Following completion of principal photography, Roman and Sharon tied the knot in London in January of 1968. Their highly publicized marriage in Chelsea was followed by a star-studded reception at the Playboy Club. In attendance: Michael Caine, Laurence Harvey (who had previously lobbied for the role of Guy Woodhouse in Rosemary’s Baby), Joan Collins, Barbara Parkins and Candice Bergen, to name a few. Returning to Los Angeles in February of the same year, the couple lived for two months at the Hotel Chateau Marmont on Sunset Boulevard with Dr. Sapirstein, their little terrier named after one of the disturbing characters in Rosemary’s Baby. They subsequently rented a house on Summitridge Drive from actress Patty Duke, Sharon’s costar in Valley of the Dolls. In those days, their social life got a lot of media attention. They were often seen in public with the likes of Warren Beatty, Mia Farrow (she had become a close friend of the Polanskis on the set of Rosemary’s Baby), Steve McQueen, Peter Sellers, Joanna Pettet and Jacqueline Bisset. Sharon loved cooking and enjoyed throwing dinner parties at home with Hollywood’s crème de la crème. She even introduced Roman to Bruce Lee, whom Columbia Pictures had hired to teach her martial arts for her latest role in The Wrecking Crew (1968), an action comedy costarring Dean Martin and Elke Sommer. Bruce Lee and Polanski soon became friends.
In 1968, Roman and Sharon traveled extensively with Mia Farrow to London and Paris to promote Rosemary’s Baby. They were all seen together at the Cannes Film Festival in May and at a Frank Zappa concert in Paris later the same year. Back in Los Angeles, Sharon became pregnant and decided to rent the infamous home on Cielo Drive in Beverly Hills in early 1969. Against Polanski’s advice, the actress accepted a role in an Italian production (she spoke fluently Italian), Twelve Plus One (1969), to be shot in Europe and costarring Vittorio Gassman. At the same time, Roman started to work in London on the screenplay of The Day of The Dolphin, commissioned by United Artists, with intent on directing it with Jack Nicholson. Sharon reunited with Polanski in London and, being nearly 8 months pregnant and having decided to give birth in the United States, set out to go back to California. The day Sharon embarked on Queen Elizabeth 2 was the last time her husband actually saw her. She was murdered 3 weeks later in Los Angeles, just about 2 weeks shy of giving birth, while Roman Polanski was still in London, working on the script. Devastated by the tragedy, the director abandoned the project which would eventually be made by Mike Nichols in 1973. Polanski later described his brief time with Tate as the best years of his life.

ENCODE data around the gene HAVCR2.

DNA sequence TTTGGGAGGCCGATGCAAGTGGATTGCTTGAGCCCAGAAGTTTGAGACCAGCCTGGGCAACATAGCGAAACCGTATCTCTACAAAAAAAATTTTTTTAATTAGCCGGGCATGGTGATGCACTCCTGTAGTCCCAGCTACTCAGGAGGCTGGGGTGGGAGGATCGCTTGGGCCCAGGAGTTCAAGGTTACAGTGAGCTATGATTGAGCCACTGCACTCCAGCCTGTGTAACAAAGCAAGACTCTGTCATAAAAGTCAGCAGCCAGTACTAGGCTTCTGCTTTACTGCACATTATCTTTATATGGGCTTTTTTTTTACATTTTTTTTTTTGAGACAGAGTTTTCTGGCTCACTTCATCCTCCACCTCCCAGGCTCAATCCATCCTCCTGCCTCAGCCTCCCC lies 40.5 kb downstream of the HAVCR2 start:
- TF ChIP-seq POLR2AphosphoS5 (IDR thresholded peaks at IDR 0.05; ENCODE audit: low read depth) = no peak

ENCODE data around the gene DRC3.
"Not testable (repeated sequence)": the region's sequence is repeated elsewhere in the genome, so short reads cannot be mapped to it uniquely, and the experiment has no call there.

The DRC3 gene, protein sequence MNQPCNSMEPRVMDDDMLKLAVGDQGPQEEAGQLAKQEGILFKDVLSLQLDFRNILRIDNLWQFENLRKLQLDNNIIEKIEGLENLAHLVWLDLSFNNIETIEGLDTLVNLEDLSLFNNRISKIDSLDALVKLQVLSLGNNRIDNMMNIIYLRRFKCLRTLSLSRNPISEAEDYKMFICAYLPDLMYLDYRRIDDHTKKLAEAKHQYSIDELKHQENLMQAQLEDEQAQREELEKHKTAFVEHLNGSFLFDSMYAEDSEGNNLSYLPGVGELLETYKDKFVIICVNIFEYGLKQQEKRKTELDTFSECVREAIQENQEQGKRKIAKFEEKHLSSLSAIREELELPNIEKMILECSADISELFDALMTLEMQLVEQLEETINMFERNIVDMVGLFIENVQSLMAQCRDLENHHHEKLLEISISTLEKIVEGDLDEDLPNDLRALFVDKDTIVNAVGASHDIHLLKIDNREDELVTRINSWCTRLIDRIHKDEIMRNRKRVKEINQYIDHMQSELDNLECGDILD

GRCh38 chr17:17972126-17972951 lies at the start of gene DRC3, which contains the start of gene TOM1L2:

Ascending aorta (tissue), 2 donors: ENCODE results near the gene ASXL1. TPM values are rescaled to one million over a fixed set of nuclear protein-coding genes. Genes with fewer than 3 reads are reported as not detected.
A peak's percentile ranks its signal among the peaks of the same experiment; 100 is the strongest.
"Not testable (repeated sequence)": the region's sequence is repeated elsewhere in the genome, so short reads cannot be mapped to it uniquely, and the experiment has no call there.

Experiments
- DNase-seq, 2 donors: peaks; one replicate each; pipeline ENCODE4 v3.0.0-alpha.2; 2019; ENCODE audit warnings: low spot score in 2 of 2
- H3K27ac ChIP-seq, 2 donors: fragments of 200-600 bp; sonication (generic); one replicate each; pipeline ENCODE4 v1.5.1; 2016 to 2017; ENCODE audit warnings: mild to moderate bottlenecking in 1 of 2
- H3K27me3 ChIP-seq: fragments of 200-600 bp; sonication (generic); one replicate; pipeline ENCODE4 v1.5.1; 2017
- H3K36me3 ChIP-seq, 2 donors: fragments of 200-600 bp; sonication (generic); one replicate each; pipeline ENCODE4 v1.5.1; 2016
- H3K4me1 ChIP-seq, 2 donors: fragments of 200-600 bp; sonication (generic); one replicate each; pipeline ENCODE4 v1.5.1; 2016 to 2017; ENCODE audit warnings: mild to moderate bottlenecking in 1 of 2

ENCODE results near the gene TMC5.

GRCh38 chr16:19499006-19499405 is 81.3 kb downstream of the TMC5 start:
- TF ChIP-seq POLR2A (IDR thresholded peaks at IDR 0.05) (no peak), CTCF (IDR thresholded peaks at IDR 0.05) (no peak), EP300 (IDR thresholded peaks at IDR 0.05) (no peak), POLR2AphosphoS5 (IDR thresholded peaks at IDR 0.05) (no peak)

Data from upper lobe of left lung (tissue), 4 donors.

Sharon Tate’s equally charming and lovely sister Debra released a beautiful photo tribute to her personal and professional life, Sharon Tate: Recollection, published by Running Press Publishers in 2014.